Washington, DC – Yesterday, in a meeting closed to the public, the Senate Armed Services Committee approved a bill adding a massive $25 billion to President Joe Biden’s already bloated Pentagon budget request. The Friends Committee on National Legislation urges the full Senate to reject the bill.
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“At a time when Americans are reeling from the COVID-19 pandemic, the climate crisis, and rising gun violence, it is alarming that the Senate Armed Services Committee would add billions more for weapons and war. Adding billions of dollars more to an already out of control Pentagon budget is unconscionable in today’s reality. In a world crying out for racial, economic, and environmental justice, our tax dollars would be better invested to reflect and address human values and needs,” said Diane Randall, FCNL general secretary. “Excessive Pentagon spending sets back our efforts to advance racial, economic, and environmental justice. I hope the full Senate will reject this bill,” she added.
Randall also criticized the bill’s expansion of the Selective Service System to require that women register for the draft. “Instead of expanding a senseless and discriminatory system that violates key tenets of religious liberty, the committee should have abolished it altogether,” said Randall.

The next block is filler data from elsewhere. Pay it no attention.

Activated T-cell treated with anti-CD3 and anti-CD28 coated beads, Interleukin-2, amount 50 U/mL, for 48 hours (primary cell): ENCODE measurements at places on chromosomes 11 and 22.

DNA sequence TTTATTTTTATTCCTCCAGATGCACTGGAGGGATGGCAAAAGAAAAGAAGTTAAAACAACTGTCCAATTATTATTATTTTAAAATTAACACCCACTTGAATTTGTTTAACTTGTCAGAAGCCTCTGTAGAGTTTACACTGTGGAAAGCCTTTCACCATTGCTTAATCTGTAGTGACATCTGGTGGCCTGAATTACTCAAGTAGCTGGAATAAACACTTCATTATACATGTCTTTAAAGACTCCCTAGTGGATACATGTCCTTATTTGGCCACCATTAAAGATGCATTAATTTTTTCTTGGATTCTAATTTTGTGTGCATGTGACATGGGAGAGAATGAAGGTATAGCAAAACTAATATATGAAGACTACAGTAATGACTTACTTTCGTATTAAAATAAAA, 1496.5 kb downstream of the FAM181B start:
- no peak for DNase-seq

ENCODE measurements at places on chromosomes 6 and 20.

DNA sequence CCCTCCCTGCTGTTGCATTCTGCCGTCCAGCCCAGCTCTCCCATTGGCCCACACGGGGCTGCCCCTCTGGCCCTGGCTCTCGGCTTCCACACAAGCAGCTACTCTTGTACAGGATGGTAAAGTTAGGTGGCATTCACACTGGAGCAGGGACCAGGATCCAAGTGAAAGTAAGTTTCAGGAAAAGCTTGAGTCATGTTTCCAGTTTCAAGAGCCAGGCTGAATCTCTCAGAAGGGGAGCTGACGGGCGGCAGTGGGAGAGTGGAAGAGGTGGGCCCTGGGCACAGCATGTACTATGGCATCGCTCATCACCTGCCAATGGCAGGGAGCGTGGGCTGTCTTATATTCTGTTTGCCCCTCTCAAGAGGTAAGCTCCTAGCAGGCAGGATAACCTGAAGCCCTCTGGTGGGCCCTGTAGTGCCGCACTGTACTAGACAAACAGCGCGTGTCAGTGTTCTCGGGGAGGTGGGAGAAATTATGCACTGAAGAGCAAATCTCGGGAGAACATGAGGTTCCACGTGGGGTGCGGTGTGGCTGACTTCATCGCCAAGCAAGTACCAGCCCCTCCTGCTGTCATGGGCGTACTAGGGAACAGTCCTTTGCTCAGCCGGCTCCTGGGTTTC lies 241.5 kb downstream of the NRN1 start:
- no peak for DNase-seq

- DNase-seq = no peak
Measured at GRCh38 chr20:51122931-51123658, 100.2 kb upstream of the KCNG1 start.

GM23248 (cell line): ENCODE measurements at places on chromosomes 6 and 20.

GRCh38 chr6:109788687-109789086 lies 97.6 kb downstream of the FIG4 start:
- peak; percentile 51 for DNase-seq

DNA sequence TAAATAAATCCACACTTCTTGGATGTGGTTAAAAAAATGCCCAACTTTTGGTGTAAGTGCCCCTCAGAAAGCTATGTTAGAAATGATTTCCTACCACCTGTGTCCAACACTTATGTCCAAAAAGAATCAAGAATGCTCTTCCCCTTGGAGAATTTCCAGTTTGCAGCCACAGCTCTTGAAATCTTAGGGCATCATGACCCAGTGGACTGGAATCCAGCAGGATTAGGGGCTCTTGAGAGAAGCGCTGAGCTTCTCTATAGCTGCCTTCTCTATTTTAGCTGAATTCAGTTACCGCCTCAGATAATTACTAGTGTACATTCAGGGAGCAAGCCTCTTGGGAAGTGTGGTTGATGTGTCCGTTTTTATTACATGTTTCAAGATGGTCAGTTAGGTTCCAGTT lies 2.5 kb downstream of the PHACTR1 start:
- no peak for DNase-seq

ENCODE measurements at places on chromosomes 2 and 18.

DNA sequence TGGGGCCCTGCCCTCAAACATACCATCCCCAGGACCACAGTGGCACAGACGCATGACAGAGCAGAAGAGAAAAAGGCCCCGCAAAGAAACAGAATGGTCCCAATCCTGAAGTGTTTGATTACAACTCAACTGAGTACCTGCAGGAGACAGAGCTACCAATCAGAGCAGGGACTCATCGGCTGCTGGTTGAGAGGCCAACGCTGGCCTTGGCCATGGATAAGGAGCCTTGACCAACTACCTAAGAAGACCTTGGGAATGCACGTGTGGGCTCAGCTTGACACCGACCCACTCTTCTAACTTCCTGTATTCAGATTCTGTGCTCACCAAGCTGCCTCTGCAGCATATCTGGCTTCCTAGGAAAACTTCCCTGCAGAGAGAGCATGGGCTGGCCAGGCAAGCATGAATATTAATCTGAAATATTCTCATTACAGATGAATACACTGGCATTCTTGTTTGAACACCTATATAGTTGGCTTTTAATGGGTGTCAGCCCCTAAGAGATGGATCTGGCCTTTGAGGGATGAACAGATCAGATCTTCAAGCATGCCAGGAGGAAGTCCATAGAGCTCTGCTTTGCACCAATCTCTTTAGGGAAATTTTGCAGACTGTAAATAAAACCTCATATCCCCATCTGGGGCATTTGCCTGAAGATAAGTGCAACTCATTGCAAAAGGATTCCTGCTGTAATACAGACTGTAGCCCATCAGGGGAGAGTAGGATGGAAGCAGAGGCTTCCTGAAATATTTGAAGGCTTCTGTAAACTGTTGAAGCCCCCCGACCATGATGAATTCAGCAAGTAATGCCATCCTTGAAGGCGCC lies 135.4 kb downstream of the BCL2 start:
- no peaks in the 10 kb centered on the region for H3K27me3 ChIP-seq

In addition to approving defense-related activities totaling $777.9 billion for FY 2022, the Senate committee gave its full-throated endorsement to the Ground Based Strategic Deterrent (GBSD) and provided full funding for the nuclear-tipped Submarine Launched Cruise Missile (SLCM-N).
“More Pentagon spending means more violence against Black and brown people,” said Diana Ohlbaum, FCNL’s legislative director for foreign policy. “At the very minimum, an end to the war in Afghanistan should bring a significant peace dividend, and not be replaced by expensive and unnecessary new weapons and preparations for new wars.”
She noted that intercontinental ballistic missiles, including the new GBSD, increase the chances of a catastrophic accident or miscalculation, while the SLCM-N would revive a destabilizing weapon that was declared redundant and retired from the nuclear arsenal in 2010.
“Why would we want to spend billions on weapons that make it more likely for a conflict to escalate into nuclear war?” Ohlbaum asked. “We’re so addicted to this militaristic way of relating to the world that we can’t see it’s putting us in ever greater danger.”
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